No matter what age your children are, they are bound to experience sibling rivalry at some point in their lives.
Sibling rivalry occurs for several reasons. According to the American Academy of Pediatrics
(AAP), rivalries in families are a normal part of a child’s growth and development.Why does sibling rivalry occur?
- Competition for caregivers’ attention
- Differing personalities of siblings
- Mutual or differing interests
- Age differences
- Favoritism shown toward one child
Children’s National psychologist Eleanor Mackey, PhD, is going through a bout of sibling rivalry between her own daughters
at home. One of Mackey’s daughters is 9 months old, the other is 3 years old and the two are not getting along.
“To put it simply, my oldest daughter does not currently enjoy being a big sister. And our youngest is now 9 months old, which means she is everywhere and into everything, particularly our oldest daughter’s toys,” she said.
Mackey enlisted the advice of her colleagues to deal with her daughters’ sibling rivalry issues:
- This is normal and this too shall pass!
- Encourage and praise good behavior:
- We have had great success making a little prize bag (stickers, barrettes, crayons, etc.) and then a sticker chart where our oldest daughter earns stickers for being gentle, kind, or sharing with the youngest. Once she has earned five stickers, she gets to pick a prize.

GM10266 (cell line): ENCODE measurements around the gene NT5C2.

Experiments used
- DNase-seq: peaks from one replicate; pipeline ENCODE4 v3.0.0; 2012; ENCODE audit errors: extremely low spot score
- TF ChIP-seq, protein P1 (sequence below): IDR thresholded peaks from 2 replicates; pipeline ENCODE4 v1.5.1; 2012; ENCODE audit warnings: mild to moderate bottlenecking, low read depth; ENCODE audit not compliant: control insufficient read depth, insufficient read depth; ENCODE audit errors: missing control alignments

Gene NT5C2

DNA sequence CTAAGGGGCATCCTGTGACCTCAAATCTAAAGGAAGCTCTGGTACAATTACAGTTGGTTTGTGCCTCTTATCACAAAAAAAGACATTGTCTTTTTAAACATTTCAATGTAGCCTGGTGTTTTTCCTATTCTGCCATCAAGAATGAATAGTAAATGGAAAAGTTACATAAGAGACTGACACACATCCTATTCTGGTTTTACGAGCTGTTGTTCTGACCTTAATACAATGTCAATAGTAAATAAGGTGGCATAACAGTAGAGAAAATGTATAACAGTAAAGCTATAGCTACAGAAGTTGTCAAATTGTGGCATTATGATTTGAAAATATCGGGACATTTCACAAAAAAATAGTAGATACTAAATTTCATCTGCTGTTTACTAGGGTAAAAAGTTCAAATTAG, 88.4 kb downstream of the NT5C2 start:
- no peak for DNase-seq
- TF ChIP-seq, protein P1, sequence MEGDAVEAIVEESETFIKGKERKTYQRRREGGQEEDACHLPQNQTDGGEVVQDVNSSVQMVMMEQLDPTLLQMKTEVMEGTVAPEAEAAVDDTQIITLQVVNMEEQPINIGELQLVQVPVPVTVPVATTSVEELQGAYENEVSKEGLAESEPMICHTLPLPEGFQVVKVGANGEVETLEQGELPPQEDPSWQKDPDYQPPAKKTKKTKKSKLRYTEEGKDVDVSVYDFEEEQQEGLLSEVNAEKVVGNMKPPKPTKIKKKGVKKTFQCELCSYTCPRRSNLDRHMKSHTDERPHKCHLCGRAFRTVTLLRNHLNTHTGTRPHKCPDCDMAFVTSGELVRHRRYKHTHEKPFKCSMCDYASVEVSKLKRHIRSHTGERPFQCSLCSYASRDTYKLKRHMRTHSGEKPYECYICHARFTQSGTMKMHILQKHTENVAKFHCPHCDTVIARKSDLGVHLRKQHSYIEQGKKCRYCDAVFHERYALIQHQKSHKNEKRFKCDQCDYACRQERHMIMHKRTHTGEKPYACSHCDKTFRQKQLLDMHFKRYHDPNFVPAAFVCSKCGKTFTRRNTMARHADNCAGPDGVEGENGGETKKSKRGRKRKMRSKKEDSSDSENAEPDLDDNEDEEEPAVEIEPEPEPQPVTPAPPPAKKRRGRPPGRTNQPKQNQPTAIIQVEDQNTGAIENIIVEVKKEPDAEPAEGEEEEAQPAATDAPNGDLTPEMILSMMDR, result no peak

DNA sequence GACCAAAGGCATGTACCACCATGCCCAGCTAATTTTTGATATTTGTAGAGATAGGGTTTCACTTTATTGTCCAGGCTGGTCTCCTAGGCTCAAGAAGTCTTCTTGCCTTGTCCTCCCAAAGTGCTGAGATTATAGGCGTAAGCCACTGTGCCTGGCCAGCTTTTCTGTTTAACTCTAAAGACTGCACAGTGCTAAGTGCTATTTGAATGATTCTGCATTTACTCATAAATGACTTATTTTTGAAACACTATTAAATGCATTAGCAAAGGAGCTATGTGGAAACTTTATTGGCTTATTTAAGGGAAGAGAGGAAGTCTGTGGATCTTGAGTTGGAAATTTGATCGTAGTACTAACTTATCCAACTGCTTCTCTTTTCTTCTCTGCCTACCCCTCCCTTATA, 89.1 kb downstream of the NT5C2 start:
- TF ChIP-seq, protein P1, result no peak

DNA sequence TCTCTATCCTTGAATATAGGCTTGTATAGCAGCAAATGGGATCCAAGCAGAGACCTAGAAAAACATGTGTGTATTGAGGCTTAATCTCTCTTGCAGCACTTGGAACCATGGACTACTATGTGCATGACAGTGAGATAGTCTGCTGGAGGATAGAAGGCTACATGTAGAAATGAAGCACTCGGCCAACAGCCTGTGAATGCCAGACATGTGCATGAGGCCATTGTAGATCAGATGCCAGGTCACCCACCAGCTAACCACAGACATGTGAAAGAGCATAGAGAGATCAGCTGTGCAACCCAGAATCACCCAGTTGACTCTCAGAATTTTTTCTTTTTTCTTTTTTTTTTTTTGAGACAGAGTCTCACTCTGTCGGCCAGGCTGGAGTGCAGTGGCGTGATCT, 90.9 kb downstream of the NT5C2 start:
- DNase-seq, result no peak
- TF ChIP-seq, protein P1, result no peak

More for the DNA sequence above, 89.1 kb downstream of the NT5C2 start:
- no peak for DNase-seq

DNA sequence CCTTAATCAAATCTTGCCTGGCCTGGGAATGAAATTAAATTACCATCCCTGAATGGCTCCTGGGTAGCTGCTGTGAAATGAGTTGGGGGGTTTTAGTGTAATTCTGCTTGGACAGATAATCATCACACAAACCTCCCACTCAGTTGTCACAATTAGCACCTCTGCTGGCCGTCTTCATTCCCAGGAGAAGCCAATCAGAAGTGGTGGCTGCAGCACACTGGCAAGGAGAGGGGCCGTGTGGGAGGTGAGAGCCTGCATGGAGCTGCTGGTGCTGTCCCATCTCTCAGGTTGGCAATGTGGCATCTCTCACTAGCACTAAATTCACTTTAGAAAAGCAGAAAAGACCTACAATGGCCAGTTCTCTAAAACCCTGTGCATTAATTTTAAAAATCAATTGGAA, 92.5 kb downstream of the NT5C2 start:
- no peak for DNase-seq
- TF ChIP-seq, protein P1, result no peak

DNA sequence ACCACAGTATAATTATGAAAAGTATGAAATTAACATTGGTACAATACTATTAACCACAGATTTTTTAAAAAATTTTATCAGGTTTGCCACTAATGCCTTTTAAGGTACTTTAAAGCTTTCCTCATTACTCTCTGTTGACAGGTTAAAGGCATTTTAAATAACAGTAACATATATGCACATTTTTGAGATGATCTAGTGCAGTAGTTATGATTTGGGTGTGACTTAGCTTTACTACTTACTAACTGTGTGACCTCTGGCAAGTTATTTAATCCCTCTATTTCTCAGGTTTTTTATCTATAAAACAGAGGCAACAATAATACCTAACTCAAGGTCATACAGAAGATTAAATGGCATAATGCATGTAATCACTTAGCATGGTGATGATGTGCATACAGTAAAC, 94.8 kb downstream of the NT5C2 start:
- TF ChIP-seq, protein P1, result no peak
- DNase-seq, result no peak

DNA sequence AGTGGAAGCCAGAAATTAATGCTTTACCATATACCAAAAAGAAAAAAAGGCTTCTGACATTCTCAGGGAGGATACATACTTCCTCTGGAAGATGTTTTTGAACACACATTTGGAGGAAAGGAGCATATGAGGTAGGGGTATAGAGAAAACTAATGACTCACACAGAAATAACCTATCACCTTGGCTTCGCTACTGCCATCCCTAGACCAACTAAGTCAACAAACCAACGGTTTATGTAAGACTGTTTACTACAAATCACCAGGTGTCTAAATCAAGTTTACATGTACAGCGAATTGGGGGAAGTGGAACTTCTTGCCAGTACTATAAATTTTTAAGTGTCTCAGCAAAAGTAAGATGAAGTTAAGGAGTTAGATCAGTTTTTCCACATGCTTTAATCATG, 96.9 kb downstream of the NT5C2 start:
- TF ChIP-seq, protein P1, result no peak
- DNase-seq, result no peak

- Make special time with the older sibling:
- Each parent should aim to have 10 minutes of “special time” with the older child on a daily basis or at least every other day. During this time, the child should be allowed to choose the activity (within reason) and the parent should be there to support, encourage, and do as little guiding as possible.
- Read books that recognize the older child’s experience, for example:
- Julius, Baby of the World by Kevin Henkes
- Big Sister by Marianne Richmond
- Berenstain Bears and the Baby Sister by Stan and Jan Berenstain
The AAP says it’s important for parents not to choose sides during sibling conflicts and to encourage children to work out their own differences. The group also suggests that parents set guidelines on how children can disagree and resolve conflicts.
According to an article from the Student Affiliates in School Psychology
, a publication from the American Psychological Association, unresolved conflicts and/or severe hostility over time may harmfully impact children’s well-being and psychological health. These ongoing conflicts can then negatively affect a child’s relationships with peers and teachers.
Because these long-term rivalries and hostilities can have such a negative impact on a child’s life and those around them, it’s important for school psychologists, who are often the first line of defense, to recognize these dangers and not write off conflicts as “brother and sister stuff.”